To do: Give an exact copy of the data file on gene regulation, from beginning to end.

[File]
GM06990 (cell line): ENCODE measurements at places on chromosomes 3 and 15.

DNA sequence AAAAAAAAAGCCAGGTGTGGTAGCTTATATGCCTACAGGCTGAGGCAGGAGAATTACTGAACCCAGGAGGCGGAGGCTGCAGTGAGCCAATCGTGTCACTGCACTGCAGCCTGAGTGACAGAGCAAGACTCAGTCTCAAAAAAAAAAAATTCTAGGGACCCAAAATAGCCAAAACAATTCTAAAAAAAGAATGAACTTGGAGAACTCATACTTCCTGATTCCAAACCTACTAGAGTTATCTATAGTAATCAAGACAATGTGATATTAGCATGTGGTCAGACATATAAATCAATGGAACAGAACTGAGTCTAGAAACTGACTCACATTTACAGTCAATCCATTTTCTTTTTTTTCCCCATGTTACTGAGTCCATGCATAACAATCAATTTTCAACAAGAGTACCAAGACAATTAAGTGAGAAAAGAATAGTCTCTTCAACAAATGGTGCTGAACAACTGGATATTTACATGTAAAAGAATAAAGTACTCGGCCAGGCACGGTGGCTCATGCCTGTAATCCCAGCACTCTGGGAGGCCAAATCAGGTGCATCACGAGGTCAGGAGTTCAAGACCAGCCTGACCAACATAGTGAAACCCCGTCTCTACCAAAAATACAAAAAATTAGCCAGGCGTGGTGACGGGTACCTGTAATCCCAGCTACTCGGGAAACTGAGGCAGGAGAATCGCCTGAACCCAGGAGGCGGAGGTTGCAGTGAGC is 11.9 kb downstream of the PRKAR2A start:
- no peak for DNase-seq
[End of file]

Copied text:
GM06990 (cell line): ENCODE measurements at places on chromosomes 3 and 15.

DNA sequence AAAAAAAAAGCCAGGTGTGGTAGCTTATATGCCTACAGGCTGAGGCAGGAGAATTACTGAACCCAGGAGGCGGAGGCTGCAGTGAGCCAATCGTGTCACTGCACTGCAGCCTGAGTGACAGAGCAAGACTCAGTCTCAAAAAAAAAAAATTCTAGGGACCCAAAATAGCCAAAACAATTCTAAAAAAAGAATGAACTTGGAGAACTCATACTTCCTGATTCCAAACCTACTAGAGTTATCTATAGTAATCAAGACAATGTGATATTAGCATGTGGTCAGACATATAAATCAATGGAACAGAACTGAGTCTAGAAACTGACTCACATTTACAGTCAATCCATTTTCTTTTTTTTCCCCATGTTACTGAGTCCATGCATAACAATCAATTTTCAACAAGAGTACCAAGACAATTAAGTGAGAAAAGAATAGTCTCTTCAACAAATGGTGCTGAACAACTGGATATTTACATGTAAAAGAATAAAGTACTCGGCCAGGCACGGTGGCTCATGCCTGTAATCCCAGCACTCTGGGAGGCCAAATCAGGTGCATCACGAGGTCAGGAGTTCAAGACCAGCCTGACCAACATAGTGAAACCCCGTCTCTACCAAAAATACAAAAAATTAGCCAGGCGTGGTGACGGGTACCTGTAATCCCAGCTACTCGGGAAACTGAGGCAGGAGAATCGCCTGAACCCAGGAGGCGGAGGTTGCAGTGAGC is 11.9 kb downstream of the PRKAR2A start:
- no peak for DNase-seq